I brought home the bound copy of my doctoral thesis over a year ago just after my viva. When I placed it on the kitchen table—253 pages of A4—my wife made this observation:
“That is the most expensive book we own.”
So right. I have paid for many books in my life. Never will I pay more for a book than the price paid to write the PhD thesis, a book of my own authorship.
It is, however, a very satisfying delight to hold some product in one’s hand after three years of enormous sacrifice. When a book moves from a Word or PDF document into the reified form of a codex, there is a wondrous sense of accomplishment (even if it seems that the thing should be bigger, thicker, heavier, denser!).
And it is even more satisfying (vindicating, even) to report that my thesis will exist not only in the form of a printed version of the Word doc—that is, the copy of pages printed out in haste at the Durham University library, bound by a local printer, and now sitting on my desk—but in the form of a monograph published by Cambridge University Press. My thesis will appear this summer in sky blue, the color that wraps each book in the Society for New Testament Studies Monograph Series.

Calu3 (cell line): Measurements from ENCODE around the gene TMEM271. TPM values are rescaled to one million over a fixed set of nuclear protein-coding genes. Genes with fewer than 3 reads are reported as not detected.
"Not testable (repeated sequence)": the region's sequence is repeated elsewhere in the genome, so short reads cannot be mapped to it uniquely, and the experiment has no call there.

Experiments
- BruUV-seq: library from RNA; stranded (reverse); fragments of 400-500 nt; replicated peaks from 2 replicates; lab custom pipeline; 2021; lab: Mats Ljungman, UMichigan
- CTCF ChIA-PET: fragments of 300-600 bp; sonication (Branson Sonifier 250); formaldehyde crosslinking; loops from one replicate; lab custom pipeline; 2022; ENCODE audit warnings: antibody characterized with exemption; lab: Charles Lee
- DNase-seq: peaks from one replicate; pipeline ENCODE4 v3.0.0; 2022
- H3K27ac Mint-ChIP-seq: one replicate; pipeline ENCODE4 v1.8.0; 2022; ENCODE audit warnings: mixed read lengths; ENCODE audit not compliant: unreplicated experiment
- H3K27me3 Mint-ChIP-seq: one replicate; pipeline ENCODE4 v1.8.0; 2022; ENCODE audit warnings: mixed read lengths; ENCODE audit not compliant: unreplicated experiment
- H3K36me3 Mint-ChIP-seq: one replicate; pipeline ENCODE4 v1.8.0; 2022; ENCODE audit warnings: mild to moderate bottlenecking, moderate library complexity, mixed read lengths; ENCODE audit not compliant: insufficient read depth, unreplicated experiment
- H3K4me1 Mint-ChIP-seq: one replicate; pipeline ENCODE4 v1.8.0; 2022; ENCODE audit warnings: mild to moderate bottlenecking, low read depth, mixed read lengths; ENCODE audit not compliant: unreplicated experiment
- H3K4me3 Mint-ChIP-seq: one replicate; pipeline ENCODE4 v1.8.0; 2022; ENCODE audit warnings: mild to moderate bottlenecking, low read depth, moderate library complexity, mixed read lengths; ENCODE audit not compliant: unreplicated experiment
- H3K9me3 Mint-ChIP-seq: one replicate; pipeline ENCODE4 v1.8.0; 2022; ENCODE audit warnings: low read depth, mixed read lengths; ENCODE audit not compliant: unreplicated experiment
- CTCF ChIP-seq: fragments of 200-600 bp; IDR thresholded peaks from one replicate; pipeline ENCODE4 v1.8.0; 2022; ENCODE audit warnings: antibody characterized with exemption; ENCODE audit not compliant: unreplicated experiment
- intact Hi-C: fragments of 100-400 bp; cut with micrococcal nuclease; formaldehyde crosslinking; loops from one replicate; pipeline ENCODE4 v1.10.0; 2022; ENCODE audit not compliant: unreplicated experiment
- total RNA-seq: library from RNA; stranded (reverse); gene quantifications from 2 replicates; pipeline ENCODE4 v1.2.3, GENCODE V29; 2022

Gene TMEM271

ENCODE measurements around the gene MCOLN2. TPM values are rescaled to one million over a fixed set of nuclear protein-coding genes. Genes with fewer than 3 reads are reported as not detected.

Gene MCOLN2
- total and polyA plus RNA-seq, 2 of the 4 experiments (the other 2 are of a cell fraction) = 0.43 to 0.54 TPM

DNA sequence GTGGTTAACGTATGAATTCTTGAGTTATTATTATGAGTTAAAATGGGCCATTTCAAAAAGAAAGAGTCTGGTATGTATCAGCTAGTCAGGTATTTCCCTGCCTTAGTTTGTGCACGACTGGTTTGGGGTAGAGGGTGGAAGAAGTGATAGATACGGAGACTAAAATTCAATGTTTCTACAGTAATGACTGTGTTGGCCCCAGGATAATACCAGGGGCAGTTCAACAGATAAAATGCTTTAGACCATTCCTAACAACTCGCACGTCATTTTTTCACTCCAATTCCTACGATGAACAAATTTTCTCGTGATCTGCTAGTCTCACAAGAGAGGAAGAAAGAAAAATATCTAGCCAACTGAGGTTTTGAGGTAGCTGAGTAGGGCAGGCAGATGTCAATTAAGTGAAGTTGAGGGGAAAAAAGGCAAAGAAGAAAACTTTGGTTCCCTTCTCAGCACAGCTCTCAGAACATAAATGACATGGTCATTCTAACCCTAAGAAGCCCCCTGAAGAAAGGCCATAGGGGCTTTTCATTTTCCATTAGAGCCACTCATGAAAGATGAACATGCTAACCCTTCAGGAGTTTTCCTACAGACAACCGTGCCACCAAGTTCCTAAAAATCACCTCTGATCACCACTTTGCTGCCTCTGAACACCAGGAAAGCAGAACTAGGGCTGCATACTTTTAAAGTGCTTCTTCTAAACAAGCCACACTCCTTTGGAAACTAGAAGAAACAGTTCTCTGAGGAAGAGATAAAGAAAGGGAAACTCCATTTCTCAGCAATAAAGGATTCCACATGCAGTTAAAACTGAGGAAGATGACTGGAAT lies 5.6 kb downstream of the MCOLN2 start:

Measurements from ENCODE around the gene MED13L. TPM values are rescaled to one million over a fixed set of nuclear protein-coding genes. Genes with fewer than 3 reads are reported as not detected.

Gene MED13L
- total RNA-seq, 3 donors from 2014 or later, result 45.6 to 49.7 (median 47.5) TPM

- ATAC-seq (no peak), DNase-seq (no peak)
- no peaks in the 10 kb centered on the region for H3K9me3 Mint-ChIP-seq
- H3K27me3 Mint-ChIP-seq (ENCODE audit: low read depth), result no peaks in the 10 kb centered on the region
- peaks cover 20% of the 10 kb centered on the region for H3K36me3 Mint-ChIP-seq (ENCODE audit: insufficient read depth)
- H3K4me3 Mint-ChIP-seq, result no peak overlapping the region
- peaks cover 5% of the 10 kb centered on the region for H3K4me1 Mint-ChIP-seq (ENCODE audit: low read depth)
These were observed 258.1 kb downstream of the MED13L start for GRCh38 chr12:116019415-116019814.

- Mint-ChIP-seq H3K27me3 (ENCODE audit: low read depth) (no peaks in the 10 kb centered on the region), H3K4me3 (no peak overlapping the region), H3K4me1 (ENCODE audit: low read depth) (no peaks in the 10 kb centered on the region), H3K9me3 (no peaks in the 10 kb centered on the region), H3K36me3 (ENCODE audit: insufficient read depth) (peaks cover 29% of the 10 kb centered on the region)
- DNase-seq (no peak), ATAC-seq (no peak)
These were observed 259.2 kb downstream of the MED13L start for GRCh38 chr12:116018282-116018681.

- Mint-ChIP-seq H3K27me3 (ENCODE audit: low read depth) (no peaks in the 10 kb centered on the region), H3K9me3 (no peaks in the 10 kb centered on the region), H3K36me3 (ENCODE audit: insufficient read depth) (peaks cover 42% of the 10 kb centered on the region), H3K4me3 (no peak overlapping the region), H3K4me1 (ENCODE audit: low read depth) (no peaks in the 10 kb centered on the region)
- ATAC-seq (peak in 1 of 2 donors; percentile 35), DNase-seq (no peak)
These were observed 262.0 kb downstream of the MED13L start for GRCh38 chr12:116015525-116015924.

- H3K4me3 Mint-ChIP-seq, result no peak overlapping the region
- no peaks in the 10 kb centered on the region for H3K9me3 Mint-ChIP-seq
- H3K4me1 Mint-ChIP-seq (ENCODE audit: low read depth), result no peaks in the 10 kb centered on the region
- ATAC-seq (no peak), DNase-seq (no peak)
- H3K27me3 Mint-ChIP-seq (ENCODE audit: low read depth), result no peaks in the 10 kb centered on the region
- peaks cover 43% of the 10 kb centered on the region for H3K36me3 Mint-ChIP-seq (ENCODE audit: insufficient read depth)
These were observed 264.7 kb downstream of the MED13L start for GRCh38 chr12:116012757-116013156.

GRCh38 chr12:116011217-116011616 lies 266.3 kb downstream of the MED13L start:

I could hardly be more grateful.
What is it about? What did I devote so much time, energy, and resources to produce? I will understand if your curiosity is not piqued to a fevered pitch—PhD theses, of course, are not the reading material of choice for most folks. But if you are into that kind of thing, I will give a brief overview soon.
For now, I will offer the provisional title (and it’s a humdinger): “Johannine Theosis: The Narrative Ecclesiology of Participation and Deification in the Gospel of John.”
(Yeah, I know… you can hardly wait to read it, right?).